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"Maybe Monk Time is here at last."
July 12, 2012 8:50 PM   Subscribe

You're a Monk, I'm a Monk, We're All Monks is a short video introduction to The Monks, a band founded in 1964 by five American soldiers in Germany. They put out only one album, the abrasive, noisy, minimalistic Black Monk Time in 1965, that sounded like nothing else at the time. They also dressed in all-black, shaved monkish tonsures in their hair and wore bits of rope as neckties. In 1966 they appeared on German TV shows Beat-Club and Beat, Beat, Beat, and played three songs on each, Boys Are Boys and Girls Are Choice, Monk Chant, Oh, How to Do Now, Complication, I Can't Get Over You and Cuckoo. Aaron Poehler interviewed The Monks and wrote about their history back in 1999. That same year they got back together to play at the Cavestomp festival. And here The Monks are being interviewed by a hand-puppet on public access television in Chicago. [The Monks previously on MetaFilter]
posted by Kattullus (49 comments total) 72 users marked this as a favorite

 
Hey, hey, we're the Monk... WRONG!
posted by oneswellfoop at 9:15 PM on July 12, 2012 [2 favorites]


I love the Monks. It's good to see them getting some MetaFilter love. It's Monk Time! I believe I first heard them at Garage Hangover, an excellent site for dirty old garage rock.
posted by gincrazed at 9:16 PM on July 12, 2012 [3 favorites]


Thank you, I love this. I like to think my current band takes its song writing and performance cues from bands like this
posted by Slarty Bartfast at 9:17 PM on July 12, 2012


It's beat time, it's hop time, it's MONK TIME!



It is always Monk Time here. Always. Love them.
posted by louche mustachio at 9:21 PM on July 12, 2012 [1 favorite]


Gotta wonder how things would have turned out if these guys had exploded instead of, say, the Beatles.

Also, Gordon Freeman on the keys?!
posted by adamdschneider at 9:28 PM on July 12, 2012


Don't forget The Fall's obnoxious and loud cover of Black Monk Theme.
posted by Burhanistan at 9:31 PM on July 12, 2012 [2 favorites]


Better than the Beatles.
posted by bardic at 9:39 PM on July 12, 2012 [2 favorites]


So happy here! I have been a Monkhead for many years. Thanks for all of the links.
posted by Isadorady at 9:45 PM on July 12, 2012


My wife met Gary Burger (the guitar player) last year when she went up to Bemidji, MN to teach an art class. The arts council had him film a short video of her talking about her work. When she got back, she said he was very nice and that he played in a band called the Monks. I googled them and we spent an evening grooving to Black Monk Time.

Good to see they're getting some recognition again.
posted by jabo at 9:49 PM on July 12, 2012 [1 favorite]


Love the Monks!
posted by saul wright at 9:52 PM on July 12, 2012


You told! You gave away the secret. Mods, delete this post. No one needs to know about the Monks. They are much better as personal secret awesome band.
posted by Ironmouth at 10:07 PM on July 12, 2012 [4 favorites]


James Bond, who was he?
posted by equalpants at 10:07 PM on July 12, 2012


Oh, man, I hadn't seen those videos in forever--I totally forgot about the banjoist's ridiculous demented grin. Truly one of the all-time great demented grins.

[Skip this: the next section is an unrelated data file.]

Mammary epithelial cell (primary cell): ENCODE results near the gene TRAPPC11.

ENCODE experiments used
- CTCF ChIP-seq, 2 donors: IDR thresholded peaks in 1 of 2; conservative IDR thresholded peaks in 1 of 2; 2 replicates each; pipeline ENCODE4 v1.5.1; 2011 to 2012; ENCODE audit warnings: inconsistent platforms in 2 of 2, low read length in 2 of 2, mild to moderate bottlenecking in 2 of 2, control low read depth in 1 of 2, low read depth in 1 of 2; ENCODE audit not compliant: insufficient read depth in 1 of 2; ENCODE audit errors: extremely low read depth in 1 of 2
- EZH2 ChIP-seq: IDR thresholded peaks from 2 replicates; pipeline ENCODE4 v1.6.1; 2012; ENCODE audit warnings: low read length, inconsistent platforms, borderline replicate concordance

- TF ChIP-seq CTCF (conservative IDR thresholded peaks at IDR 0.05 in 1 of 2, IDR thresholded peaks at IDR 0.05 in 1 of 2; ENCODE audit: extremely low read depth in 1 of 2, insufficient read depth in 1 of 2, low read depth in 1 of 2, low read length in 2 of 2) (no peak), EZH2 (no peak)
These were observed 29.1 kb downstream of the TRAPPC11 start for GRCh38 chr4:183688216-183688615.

posted by equalpants at 10:10 PM on July 12, 2012 [1 favorite]


Stop it! Stop it! I don't like it! It's too loud!

But no, no it's never too loud. And I do like it. Was just grooving along on the way home last night with The Monks.
posted by pupdog at 10:15 PM on July 12, 2012


From the snippet of video I could see this morning, this is a band I need to hear more of.

Gotta wonder how things would have turned out if these guys had exploded instead of, say, the Beatles.

By the time they got started, the Beatles were already big, weren't they?
posted by MartinWisse at 10:38 PM on July 12, 2012


I hate you with a passion - you know I do (but call me!)
posted by item at 10:46 PM on July 12, 2012 [1 favorite]


The Monks are one of those bands that makes me sad when I listen to them, because you can imagine a world in which they are just one exemplar of a truly excellent genre of music, and then you realize that you don't live in that world. Question Mark and the Mysterians will never hit the spot the same way.
posted by invitapriore at 11:00 PM on July 12, 2012 [2 favorites]


I love the Monks, and they were really so ahead of their time, you know. Great stuff.
posted by flapjax at midnite at 11:01 PM on July 12, 2012


Nice clear footage on some of those clips from Germany.
...Please Mister Peabody, crank up the wayback machine for 1966!
I'm ready to go.
posted by quazichimp at 11:27 PM on July 12, 2012 [1 favorite]


Never heard of them before, but loving it now. Thanks!
posted by JauntyFedora at 11:28 PM on July 12, 2012


Oh, man, I hadn't seen those videos in forever--I totally forgot about the banjoist's ridiculous demented grin. Truly one of the all-time great demented grins.

I was just gonna comment about that grin! I'd heard recordings before but never seen video, and I'd always imagined them looking grim and pissed-off and cooler-than-thou instead of dorktastic and ALARMINGLY CHEERFUL.
posted by nebulawindphone at 12:00 AM on July 13, 2012 [2 favorites]


Devo-Whoo-whoo?
posted by qinn at 12:30 AM on July 13, 2012


It's rare that you can say a band is actually ahead of their time, but The Monks were one of them.